And then it has also learned from the traditional Chinese food culture to cater Chinese consumers with traditional Chinese meal depending on offering fast food of Chinese style from time to time, such as the Spicy Chicken with Sichuan flavor, Old Beijing Chicken Roll, porridge and so on. The KFC breakfast is an outstanding combination of East and West, ranging from Western burgers, potato sticks, and orange juice to Chinese seafood as well as chicken congee, Hong Kong milk tea. Moreover, to maintain its U.S. brand and keep up with the pace of globalization, KFC defined most of its Chinese side dished as short term products replacing by different new products from time to time (Sexton 2008).
Such kind of location measures have assisted KFC attracting a large number of older customers who not only prefer Chinese food but also need the convenience of fast food service (Sexton 2008).
3.4.2. Family-group oriented
Chinese people take the collectivism so much which refers to the interdependence among family members and cherishing the unity of family as a whole. Based on this value system of Chinese people, KFC has offers a series of products emphasizing the communal enjoyment for the whole family as one of the components of its location strategies in China. And in terms of groups including colleagues and friends, KFC has also targeted them into its commercials, which is reflected from its setting and products (Zheng 2004).
The above family group oriented location strategy of KFC in China are well suitable for the host culture which does boost its business in China.
3.4.3 Emotional Appeals in KFC s campaigns
As Kotler and Armstrong (1999) claimed, purchase can be motivated by emotional appeals such as love, humor, pride and joy.
KFC properly blends its location strategies in China with emotional appeals which resort to advertising appeals. The Chinese virtues and emotions representing by patriotism, cherishing the young, sincere friendship and romantic love, as well as respecting to the elders have become the major subjects of KFC’s commercial campaigns (KFC 2009).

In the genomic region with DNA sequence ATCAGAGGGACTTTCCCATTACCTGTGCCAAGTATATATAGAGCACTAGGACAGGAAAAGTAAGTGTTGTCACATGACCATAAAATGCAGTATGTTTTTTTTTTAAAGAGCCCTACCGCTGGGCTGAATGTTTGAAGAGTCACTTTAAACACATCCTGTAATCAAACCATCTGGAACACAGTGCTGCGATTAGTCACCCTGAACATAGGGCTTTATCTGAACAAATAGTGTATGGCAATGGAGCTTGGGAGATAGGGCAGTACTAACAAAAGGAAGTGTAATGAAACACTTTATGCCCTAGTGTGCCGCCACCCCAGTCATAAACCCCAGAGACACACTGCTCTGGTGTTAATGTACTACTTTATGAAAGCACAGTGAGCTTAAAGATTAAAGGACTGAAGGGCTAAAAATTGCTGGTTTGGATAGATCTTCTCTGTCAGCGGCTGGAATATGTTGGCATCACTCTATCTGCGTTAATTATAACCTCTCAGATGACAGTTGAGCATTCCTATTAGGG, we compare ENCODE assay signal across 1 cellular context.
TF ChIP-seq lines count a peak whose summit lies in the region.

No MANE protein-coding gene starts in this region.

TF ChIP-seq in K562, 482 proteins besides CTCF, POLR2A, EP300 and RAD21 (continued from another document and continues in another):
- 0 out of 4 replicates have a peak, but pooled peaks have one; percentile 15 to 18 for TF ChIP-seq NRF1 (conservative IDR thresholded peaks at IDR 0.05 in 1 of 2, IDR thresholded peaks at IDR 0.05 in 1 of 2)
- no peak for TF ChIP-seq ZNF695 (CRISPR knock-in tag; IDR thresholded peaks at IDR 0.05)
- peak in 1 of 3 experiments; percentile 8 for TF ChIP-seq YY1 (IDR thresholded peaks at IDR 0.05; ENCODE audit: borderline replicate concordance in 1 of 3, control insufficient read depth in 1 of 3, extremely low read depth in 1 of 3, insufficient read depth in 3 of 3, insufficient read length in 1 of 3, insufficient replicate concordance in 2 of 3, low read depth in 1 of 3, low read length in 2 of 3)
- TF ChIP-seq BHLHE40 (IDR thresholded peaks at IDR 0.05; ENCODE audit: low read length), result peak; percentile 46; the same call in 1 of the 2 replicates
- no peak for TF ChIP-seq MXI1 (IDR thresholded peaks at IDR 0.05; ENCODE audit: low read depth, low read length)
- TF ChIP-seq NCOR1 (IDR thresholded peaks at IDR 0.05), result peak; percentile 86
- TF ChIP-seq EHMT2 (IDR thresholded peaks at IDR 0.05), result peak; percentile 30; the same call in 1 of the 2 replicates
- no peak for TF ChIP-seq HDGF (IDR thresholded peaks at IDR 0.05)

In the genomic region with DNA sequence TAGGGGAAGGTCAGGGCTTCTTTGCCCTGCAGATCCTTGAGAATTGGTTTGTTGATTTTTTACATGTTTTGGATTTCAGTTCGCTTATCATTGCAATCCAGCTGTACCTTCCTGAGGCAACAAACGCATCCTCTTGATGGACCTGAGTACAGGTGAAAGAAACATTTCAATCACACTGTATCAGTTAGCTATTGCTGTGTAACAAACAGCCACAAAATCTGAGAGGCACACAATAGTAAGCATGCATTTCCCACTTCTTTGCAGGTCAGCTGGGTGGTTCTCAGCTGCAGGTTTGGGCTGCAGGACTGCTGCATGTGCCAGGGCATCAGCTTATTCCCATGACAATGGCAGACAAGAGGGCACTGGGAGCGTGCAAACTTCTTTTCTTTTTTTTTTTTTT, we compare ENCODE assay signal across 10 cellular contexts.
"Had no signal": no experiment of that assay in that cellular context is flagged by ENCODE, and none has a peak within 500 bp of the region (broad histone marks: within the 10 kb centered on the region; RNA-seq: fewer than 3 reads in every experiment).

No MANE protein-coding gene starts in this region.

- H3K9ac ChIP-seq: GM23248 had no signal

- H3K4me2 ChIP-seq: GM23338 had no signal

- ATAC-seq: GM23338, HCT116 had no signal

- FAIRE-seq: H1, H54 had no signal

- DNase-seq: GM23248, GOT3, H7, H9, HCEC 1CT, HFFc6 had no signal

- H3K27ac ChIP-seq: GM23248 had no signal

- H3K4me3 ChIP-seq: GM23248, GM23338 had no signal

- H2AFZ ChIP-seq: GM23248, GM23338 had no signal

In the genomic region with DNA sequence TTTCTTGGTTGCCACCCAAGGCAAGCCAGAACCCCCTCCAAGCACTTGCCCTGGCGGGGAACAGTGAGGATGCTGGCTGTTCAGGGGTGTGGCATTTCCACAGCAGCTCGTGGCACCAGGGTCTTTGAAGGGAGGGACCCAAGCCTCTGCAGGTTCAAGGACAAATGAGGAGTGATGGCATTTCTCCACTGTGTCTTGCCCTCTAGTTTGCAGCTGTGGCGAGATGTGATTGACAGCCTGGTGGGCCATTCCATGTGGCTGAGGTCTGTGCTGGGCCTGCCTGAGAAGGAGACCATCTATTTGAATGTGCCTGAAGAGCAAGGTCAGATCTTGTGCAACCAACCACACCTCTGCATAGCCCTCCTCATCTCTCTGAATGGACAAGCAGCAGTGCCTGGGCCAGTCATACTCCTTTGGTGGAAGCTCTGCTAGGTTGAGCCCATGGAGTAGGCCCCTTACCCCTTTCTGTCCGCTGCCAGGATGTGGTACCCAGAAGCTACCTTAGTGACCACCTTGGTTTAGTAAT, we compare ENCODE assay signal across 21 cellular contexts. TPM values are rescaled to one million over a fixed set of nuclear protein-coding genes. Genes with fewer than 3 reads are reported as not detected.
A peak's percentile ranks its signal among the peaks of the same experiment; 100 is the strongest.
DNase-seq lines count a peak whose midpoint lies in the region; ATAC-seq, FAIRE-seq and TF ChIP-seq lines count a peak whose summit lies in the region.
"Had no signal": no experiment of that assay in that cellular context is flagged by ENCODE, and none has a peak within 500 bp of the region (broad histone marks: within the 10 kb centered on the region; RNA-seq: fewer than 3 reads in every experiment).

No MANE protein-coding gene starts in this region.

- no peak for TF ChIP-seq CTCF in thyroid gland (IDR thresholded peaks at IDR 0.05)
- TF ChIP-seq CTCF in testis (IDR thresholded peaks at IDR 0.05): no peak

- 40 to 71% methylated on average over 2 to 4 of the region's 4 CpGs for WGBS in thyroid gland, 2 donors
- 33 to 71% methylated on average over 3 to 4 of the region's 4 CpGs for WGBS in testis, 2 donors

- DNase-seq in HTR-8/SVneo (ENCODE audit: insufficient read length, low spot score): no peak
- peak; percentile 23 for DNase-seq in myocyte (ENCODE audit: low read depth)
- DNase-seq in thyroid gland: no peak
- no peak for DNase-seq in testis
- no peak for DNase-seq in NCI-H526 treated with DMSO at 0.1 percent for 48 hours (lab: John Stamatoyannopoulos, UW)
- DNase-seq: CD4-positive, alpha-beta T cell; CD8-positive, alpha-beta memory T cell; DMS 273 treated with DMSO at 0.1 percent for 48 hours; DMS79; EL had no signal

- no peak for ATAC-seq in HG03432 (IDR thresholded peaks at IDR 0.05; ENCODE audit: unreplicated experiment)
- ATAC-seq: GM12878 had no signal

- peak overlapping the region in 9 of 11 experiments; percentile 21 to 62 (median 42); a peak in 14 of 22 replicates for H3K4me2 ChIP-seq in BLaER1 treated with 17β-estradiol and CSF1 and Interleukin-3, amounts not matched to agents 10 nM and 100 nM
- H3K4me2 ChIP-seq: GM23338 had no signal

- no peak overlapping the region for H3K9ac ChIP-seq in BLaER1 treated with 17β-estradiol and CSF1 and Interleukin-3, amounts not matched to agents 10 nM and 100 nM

One of the remarkable examples is KFC’s common wealth fund on helping poor students to finish their education. KFC presented its consideration for the young Chinese with a 90-second-long advertisement which was seemed as a social responsible advertising (Zheng 2004). With the fully emphasis the encouragement on young people rather than portraying KFC’s image, KFC has largely arouse consumers resonance in Chinese market. Another special example of location strategy via emotional appeals was its sponsoring the China men’s football team in the World Cup of 2002, which also benefited for its image building (Zheng 2004).
3.4.4 Children oriented location strategy
Chinese parents care their children so much and KFC caught this point well. It has taken a series of measures to meet Chinese parents’ needs on their children. At first KFC claims the rich nutrition for the development of children included in its products by printed advertising and pamphlets (KFC 2009; China today 2004; Sexton 2008). Meanwhile, KFC’s employees often teach children to dance or sing English songs in a specific time in a day, from which KFC best suit the expectation on improving children’s sociability and intelligence by Chinese parents on their children and which are welcomed by Chinese parents. Moreover, to improve the public image, KFC also sponsor education with a 10 years long project from 2002. This project offers ￥5,000 for each poor student per year from the first term until the graduation (KFC 2009; China today 2004;Sexton 2008)
Besides the above aspects, the U.S. origin of KFC also become the advantage for its development in children market, for Chinese parents prefer foreign-made items for their children a lot, due to the thoughts that foreign made items are much superior to home made item (China today 2004).
3.5 Location strategy on supplier side
As the raw material distribution is a barrier for KFC’s smoothing development in China due to the lack of local chicken suppliers, KFC are actively build good Guanxi net work in China, and now it has build good relationships with several local chicken, flour and oil suppliers.